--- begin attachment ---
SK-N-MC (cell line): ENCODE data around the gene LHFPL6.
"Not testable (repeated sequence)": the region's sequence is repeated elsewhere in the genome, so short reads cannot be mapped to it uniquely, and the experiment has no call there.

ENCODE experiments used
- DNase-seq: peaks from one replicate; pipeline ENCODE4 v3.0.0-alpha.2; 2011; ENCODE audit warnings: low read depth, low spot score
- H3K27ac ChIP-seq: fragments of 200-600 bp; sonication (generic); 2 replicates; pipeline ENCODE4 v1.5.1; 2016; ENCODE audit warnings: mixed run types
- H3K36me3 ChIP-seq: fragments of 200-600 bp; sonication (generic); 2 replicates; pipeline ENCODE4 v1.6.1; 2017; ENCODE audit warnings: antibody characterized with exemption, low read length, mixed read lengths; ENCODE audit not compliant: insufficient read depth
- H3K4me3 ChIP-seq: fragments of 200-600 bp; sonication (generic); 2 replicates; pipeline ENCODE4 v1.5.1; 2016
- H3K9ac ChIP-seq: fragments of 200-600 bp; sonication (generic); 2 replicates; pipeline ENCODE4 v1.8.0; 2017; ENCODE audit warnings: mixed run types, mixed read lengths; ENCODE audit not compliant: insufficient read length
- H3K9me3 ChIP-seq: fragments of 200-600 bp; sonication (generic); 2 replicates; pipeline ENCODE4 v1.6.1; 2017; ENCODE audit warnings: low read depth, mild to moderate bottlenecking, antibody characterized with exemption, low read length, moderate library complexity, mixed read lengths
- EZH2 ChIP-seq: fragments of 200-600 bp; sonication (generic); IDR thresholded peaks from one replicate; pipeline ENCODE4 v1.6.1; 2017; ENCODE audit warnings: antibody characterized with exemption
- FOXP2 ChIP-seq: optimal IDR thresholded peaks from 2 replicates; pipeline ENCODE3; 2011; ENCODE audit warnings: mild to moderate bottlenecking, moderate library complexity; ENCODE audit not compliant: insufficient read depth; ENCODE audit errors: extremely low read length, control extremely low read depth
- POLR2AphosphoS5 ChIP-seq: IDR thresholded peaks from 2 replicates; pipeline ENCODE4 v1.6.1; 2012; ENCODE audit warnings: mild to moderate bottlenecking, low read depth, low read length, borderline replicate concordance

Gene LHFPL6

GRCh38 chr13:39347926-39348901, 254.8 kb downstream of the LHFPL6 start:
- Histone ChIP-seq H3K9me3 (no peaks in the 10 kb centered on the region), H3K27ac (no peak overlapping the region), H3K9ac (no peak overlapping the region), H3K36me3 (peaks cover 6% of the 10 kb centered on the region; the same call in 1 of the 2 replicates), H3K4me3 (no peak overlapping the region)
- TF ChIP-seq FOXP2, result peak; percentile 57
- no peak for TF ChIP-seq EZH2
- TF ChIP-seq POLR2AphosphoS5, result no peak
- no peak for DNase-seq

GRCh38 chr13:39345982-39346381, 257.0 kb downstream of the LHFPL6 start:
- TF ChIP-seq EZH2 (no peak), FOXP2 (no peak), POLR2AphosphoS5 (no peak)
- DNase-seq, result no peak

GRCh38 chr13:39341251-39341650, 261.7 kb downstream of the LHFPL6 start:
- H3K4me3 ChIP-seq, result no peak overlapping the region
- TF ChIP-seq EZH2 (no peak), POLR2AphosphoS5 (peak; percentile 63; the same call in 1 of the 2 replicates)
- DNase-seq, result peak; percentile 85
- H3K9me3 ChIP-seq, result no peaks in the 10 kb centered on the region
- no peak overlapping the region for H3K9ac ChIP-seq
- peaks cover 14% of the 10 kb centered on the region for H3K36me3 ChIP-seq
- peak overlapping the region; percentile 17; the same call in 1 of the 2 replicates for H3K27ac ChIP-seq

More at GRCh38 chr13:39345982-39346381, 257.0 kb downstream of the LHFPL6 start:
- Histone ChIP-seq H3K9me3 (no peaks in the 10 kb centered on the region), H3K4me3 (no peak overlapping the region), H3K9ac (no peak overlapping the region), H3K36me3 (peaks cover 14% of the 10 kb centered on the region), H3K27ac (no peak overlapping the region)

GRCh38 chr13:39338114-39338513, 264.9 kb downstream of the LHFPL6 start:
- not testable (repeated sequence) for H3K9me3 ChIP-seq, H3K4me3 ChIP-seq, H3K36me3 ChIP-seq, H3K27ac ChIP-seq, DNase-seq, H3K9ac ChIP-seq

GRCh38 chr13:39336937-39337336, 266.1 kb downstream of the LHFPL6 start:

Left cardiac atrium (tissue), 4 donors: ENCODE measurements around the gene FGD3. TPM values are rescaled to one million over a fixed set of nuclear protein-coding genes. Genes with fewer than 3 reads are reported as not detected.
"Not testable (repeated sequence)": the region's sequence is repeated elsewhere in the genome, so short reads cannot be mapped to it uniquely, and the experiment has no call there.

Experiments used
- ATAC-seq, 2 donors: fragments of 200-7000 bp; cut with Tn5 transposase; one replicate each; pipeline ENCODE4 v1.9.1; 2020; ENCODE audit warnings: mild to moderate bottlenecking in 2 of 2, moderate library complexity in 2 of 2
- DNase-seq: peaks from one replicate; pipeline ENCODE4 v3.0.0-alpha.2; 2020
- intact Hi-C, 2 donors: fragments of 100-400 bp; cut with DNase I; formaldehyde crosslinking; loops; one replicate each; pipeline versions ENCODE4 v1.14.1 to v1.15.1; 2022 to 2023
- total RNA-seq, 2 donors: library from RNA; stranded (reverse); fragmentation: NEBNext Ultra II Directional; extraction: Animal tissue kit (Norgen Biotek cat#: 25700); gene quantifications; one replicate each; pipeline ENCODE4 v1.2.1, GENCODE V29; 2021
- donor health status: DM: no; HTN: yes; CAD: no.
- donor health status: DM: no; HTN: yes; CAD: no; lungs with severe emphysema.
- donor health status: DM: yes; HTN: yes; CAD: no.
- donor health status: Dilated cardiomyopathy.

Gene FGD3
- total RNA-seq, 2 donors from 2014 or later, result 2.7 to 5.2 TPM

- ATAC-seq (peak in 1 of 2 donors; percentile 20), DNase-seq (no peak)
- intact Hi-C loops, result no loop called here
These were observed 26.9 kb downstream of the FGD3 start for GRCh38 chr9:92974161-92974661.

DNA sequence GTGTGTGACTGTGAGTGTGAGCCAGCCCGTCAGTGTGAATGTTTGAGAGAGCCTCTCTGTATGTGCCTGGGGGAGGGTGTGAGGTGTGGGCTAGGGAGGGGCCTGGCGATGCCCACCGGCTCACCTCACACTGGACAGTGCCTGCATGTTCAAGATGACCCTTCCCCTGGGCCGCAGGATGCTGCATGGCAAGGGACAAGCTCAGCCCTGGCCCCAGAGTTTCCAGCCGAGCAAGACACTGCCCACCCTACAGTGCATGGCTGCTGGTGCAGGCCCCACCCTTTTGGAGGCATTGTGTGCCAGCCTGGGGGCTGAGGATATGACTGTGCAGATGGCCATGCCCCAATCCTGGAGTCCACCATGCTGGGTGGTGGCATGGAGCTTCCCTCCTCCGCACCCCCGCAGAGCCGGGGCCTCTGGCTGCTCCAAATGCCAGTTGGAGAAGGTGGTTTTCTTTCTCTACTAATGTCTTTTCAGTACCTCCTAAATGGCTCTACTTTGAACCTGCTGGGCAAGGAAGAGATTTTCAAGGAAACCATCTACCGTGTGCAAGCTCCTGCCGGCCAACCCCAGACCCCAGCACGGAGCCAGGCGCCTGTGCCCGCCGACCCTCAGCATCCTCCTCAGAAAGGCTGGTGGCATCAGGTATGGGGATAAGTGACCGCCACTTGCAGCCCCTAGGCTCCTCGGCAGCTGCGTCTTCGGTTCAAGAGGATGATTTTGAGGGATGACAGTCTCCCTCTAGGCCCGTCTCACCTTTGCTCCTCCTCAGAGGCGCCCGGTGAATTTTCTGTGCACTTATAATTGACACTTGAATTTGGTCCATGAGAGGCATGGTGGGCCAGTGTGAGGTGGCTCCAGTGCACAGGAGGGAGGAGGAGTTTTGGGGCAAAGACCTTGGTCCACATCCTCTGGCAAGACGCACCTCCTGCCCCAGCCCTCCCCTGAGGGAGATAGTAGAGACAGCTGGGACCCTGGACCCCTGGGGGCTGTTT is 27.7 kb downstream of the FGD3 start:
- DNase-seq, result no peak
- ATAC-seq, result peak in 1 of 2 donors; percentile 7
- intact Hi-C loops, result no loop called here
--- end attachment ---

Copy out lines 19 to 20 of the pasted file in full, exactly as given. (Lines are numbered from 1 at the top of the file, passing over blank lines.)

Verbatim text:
- no peak for DNase-seq

GRCh38 chr13:39345982-39346381, 257.0 kb downstream of the LHFPL6 start: